You would think they'd go away eventually, but when your credit card company sells your debt to a debt collection agency, they can be relentless. They'll call your family members, and even embarrass you at your work. You might try to change your phone number and other details, but they'll still find you.
Needing to constantly screen your calls can be exhausting. It can also be anxiety-producing to know that so many people are trying to get at what very little money you have. They might threaten to file a lawsuit, which you're worried that you can't afford to defend, or they might threaten to garnish your wages. It just doesn't stop; that is, not until you file for bankruptcy. Regardless if Chapter 13 bankruptcy or Chapter 7 bankruptcy are more appropriate for your situation, as soon as you file, you'll get protection from creditor harassment by way of an "automatic stay."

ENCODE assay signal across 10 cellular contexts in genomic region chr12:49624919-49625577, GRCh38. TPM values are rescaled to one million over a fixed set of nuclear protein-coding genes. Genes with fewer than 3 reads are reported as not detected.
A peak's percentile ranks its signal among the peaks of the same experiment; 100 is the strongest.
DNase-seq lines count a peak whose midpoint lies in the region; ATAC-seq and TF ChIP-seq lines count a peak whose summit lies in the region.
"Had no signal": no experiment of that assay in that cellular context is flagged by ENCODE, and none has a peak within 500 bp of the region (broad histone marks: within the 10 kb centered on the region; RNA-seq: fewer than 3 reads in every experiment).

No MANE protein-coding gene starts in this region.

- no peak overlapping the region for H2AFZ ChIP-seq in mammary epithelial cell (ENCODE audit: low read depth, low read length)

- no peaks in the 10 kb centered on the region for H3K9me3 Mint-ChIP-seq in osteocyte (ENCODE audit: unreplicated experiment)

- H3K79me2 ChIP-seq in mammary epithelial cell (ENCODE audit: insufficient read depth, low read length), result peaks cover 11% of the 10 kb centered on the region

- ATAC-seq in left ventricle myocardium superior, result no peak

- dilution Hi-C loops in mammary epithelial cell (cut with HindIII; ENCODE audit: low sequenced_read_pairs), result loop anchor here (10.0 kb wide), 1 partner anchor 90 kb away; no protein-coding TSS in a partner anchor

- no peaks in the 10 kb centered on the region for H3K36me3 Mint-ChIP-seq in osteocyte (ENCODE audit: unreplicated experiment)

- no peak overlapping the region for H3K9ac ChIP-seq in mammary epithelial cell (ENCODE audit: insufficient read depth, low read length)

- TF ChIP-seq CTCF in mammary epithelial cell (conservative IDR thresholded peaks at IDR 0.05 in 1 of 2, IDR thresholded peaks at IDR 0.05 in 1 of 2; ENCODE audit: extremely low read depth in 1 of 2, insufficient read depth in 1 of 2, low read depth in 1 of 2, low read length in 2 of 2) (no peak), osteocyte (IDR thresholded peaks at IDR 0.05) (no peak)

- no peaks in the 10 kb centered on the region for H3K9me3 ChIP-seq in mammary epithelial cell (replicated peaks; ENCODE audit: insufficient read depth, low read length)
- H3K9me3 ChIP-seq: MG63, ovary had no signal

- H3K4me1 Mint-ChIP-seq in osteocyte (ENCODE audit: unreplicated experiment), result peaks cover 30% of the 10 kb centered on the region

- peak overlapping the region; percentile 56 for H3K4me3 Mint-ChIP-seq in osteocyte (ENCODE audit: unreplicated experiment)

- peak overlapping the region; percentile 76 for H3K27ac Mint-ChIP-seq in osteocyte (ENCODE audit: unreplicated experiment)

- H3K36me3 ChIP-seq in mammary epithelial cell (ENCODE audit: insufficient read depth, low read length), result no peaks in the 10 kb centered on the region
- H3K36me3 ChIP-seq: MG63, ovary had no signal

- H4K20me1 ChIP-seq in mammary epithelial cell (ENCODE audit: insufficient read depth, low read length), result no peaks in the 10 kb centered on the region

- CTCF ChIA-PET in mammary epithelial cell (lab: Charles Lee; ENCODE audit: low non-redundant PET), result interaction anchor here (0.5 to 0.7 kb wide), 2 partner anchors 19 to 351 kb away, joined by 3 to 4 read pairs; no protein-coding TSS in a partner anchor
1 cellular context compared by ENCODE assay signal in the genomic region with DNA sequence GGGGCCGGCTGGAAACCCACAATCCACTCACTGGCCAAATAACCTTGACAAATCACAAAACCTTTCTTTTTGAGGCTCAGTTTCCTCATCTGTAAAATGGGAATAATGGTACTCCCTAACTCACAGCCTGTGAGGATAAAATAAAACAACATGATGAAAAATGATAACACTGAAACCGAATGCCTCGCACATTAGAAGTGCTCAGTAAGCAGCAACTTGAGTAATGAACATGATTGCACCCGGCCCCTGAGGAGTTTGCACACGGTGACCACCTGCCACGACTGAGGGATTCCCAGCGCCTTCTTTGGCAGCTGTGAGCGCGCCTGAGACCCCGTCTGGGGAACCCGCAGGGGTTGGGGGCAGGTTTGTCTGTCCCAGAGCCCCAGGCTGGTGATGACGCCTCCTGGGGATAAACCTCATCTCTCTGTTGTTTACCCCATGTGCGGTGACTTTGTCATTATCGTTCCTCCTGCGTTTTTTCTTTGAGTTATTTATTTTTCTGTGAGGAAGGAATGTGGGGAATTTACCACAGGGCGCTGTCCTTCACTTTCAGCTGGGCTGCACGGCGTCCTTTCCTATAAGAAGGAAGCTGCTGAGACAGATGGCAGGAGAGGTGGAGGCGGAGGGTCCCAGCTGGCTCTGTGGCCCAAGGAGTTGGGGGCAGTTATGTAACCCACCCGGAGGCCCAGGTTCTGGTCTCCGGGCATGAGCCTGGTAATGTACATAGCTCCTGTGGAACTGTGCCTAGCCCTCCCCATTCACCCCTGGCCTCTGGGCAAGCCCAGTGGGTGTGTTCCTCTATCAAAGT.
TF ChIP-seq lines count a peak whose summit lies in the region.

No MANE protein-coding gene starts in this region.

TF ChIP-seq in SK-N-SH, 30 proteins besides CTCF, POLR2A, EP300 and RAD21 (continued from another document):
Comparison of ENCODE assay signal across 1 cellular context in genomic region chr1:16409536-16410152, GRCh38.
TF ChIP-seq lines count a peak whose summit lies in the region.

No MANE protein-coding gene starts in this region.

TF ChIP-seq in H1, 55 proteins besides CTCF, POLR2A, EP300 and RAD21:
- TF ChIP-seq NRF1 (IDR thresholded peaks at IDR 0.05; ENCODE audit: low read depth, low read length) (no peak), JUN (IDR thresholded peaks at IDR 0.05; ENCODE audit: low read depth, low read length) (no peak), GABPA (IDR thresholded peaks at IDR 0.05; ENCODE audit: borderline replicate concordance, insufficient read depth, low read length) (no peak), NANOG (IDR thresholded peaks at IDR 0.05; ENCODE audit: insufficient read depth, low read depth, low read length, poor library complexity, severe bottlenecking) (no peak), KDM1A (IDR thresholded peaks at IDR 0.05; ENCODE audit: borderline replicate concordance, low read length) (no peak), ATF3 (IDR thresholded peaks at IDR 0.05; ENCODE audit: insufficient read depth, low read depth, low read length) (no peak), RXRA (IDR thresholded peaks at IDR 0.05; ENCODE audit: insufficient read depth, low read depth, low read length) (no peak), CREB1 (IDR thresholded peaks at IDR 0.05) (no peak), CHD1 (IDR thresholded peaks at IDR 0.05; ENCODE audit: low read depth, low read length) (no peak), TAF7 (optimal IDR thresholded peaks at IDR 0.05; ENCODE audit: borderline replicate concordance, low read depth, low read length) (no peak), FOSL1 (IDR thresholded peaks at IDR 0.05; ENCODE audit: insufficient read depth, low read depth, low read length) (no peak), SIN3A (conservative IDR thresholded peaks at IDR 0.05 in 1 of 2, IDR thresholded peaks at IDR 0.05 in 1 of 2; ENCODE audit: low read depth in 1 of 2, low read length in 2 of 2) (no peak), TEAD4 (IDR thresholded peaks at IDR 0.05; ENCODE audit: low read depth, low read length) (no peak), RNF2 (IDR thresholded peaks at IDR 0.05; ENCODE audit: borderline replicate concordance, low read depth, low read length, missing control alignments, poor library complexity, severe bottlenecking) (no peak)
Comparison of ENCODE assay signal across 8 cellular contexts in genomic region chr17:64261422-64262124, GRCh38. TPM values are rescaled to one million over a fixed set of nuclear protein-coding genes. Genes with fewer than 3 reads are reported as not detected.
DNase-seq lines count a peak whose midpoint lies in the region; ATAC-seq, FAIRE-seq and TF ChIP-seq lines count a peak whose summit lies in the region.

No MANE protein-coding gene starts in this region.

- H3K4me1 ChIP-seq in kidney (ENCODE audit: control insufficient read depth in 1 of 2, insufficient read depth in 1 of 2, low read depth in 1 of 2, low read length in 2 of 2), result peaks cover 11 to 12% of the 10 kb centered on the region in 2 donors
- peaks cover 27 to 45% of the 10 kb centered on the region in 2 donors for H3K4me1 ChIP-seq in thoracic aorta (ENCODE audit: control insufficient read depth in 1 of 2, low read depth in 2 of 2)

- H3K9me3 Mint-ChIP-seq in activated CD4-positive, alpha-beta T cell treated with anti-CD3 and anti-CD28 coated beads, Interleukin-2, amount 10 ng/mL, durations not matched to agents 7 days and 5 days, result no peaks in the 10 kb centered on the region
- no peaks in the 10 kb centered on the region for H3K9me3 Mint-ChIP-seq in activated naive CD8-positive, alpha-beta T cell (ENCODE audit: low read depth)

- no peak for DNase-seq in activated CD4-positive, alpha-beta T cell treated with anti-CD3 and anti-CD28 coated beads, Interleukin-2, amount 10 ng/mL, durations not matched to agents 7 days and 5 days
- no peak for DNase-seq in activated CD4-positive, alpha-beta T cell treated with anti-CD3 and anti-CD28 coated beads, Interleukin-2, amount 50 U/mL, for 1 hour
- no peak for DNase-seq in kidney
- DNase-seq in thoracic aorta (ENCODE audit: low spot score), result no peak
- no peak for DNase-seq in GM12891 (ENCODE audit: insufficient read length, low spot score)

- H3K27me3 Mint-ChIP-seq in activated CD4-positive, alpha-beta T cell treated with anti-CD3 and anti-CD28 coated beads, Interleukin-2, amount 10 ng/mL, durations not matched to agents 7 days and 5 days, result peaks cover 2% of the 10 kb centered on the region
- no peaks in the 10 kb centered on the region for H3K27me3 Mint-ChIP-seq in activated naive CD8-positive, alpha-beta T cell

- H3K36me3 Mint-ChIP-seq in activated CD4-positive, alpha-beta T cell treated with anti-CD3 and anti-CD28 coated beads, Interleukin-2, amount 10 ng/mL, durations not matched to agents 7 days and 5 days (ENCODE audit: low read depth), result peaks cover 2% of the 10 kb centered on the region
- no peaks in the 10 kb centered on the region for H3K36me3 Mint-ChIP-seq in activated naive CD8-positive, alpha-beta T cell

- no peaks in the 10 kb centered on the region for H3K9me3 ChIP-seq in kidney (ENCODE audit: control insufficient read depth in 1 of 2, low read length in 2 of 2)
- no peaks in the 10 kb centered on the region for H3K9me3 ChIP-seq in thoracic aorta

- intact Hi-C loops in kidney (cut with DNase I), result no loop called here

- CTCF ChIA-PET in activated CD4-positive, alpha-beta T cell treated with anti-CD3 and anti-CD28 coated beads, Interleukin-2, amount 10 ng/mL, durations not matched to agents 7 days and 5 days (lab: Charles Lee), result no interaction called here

Here's how it works: Filing for bankruptcy effectively renders your old debt obsolete and uncollectible. Creditors are legally obligated to wait and see how your debt is transformed via the bankruptcy process, and they can only receive payment for whatever portion they will receive by the bankruptcy court. In fact, if creditors continue to harass you and your family members after your bankruptcy is approved, you can seek legal action against them. In most cases, creditors abide by the bankruptcy rules and they will not harass you anymore.
At the King County Law Office of Ruth Nelson, we have helped countless people in your situation. There's nothing better for us to see one of our clients use bankruptcy to get relief from a mountain of debt that's been plaguing them for years.